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2 hours ago, Dave Garrett said:

You may already be aware of this, but in the event you're not:

Rip It Up and Start Again: The Footnotes

I wasn’t—thanks much! Probably going to seek out Reynolds’ book on glam-rock as well. I really enjoy his writing.

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Craig Johnson: Next To Last Stand

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On 10/6/2020 at 8:51 PM, Dave Garrett said:

You may already be aware of this, but in the event you're not:

Rip It Up and Start Again: The Footnotes

Also didn't realize, till I got to the chapter on the Postcard label, that the book's title comes from the Orange Juice song "Rip It Up."  There's a band I hadn't thought about in quite awhile, but I always liked what I heard of them, which sounded both influenced by early Talking Heads and anticipating the sound of some early Smiths songs as well.  Such an excellent book, sending me back to some artists I hadn't listened to in many years, and inspiring me to check out others that I missed the first time around.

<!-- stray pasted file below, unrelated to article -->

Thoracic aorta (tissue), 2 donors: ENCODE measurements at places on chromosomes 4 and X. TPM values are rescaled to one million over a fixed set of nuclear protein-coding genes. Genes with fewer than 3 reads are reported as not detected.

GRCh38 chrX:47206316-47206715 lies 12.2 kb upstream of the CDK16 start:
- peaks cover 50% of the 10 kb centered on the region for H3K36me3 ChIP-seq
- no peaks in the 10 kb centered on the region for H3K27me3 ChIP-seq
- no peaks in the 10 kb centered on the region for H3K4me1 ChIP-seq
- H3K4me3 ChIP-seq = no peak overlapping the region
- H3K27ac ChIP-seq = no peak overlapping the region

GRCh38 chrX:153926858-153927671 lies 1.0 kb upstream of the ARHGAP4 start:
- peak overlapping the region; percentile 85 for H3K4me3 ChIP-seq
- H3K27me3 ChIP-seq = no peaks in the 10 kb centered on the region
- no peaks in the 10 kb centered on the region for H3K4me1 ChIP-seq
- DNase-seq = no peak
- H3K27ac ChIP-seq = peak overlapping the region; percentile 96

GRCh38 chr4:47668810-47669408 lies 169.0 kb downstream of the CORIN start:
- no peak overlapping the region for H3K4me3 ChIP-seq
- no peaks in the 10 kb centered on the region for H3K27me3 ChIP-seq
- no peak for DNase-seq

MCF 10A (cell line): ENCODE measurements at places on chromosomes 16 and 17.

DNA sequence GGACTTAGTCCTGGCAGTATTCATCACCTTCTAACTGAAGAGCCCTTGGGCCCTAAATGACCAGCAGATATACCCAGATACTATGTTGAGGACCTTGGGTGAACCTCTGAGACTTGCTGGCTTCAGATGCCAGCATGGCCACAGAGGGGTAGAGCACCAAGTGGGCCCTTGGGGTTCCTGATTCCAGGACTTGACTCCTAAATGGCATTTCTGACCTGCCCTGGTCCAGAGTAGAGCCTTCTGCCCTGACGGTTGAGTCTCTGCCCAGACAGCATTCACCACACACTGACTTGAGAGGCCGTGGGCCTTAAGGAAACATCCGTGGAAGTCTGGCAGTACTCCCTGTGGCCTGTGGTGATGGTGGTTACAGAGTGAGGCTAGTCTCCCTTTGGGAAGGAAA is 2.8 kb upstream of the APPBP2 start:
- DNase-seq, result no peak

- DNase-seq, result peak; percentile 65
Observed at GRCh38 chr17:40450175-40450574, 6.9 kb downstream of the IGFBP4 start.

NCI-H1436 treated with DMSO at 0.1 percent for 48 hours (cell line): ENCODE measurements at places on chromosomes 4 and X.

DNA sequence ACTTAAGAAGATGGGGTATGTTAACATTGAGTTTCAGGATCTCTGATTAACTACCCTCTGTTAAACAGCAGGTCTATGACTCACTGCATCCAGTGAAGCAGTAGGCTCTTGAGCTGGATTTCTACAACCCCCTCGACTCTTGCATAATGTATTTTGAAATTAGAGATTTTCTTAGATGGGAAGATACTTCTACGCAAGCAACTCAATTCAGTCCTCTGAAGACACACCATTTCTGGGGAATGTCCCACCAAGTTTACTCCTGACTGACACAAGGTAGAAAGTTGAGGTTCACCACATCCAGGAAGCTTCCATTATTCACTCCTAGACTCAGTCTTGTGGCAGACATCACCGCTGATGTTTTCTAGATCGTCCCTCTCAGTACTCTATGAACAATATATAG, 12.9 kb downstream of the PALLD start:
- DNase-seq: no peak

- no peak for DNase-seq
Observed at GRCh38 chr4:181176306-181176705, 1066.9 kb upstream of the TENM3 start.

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1 hour ago, ghost of miles said:

Also didn't realize, till I got to the chapter on the Postcard label, that the book's title comes from the Orange Juice song "Rip It Up."  There's a band I hadn't thought about in quite awhile, but I always liked what I heard of them, which sounded both influenced by early Talking Heads and anticipating the sound of some early Smiths songs as well.  Such an excellent book, sending me back to some artists I hadn't listened to in many years, and inspiring me to check out others that I missed the first time around.

One of my favourite bands at the time. 'Rip It Up' was a constant soundtrack. 

 

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Making very, very slow progress through Don Quixote.  It's not that it's not good, I'm just extremely busy and it's too thick to take to the gym and read there...

In terms of "gym books" I was deeply disappointed in Kiran Desai's Hullabaloo in the Guava Orchard and abandoned that quickly.  The Betrayers by David Bezmozgis looks more promising, but it's early days still.

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Re-reading, probably for the second time, Philip K. Dick, "Eye in the Sky" from 1959.